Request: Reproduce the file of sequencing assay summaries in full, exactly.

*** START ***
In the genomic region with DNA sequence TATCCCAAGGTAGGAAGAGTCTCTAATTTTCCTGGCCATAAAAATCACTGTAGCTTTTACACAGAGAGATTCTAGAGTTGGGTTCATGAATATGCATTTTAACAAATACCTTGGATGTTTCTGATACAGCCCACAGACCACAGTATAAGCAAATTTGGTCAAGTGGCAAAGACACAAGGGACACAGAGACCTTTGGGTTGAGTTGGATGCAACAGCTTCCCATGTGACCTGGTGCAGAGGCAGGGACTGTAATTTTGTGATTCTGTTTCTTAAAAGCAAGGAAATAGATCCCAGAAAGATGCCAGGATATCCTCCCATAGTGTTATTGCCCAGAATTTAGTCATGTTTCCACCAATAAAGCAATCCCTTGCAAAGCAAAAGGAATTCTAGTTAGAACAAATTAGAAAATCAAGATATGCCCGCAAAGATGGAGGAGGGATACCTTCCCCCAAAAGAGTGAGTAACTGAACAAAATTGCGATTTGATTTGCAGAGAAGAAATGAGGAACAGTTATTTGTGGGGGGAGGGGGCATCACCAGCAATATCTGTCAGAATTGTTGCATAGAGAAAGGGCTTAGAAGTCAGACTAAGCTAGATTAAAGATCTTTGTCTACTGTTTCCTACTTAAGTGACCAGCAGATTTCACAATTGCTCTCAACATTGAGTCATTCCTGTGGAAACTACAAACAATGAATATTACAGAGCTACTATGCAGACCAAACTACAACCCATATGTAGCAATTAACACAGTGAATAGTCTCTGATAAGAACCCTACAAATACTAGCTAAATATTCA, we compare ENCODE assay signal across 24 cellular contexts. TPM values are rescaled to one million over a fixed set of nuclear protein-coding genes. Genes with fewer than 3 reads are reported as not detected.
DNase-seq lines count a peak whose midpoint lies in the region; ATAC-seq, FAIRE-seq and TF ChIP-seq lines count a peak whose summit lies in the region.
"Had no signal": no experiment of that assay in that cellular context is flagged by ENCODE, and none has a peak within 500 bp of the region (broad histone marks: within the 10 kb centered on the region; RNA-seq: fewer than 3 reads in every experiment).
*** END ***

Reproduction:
In the genomic region with DNA sequence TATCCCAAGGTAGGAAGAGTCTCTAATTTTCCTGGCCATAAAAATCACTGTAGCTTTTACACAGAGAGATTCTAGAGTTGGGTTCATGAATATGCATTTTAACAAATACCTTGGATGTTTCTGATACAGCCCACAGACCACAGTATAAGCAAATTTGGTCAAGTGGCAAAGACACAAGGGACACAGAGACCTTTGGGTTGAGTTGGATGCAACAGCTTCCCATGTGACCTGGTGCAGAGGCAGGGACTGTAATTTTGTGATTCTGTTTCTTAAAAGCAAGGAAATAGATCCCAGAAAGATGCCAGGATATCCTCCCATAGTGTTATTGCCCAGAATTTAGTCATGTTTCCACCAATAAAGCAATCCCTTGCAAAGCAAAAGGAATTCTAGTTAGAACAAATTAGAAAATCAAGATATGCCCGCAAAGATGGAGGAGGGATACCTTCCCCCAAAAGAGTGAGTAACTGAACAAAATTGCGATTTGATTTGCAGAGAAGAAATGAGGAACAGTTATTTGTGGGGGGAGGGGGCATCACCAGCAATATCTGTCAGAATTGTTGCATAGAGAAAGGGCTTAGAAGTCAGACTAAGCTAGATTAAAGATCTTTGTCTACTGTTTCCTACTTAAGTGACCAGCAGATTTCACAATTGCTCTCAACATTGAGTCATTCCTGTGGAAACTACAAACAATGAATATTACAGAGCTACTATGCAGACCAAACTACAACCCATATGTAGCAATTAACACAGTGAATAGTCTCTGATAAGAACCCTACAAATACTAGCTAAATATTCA, we compare ENCODE assay signal across 24 cellular contexts. TPM values are rescaled to one million over a fixed set of nuclear protein-coding genes. Genes with fewer than 3 reads are reported as not detected.
DNase-seq lines count a peak whose midpoint lies in the region; ATAC-seq, FAIRE-seq and TF ChIP-seq lines count a peak whose summit lies in the region.
"Had no signal": no experiment of that assay in that cellular context is flagged by ENCODE, and none has a peak within 500 bp of the region (broad histone marks: within the 10 kb centered on the region; RNA-seq: fewer than 3 reads in every experiment).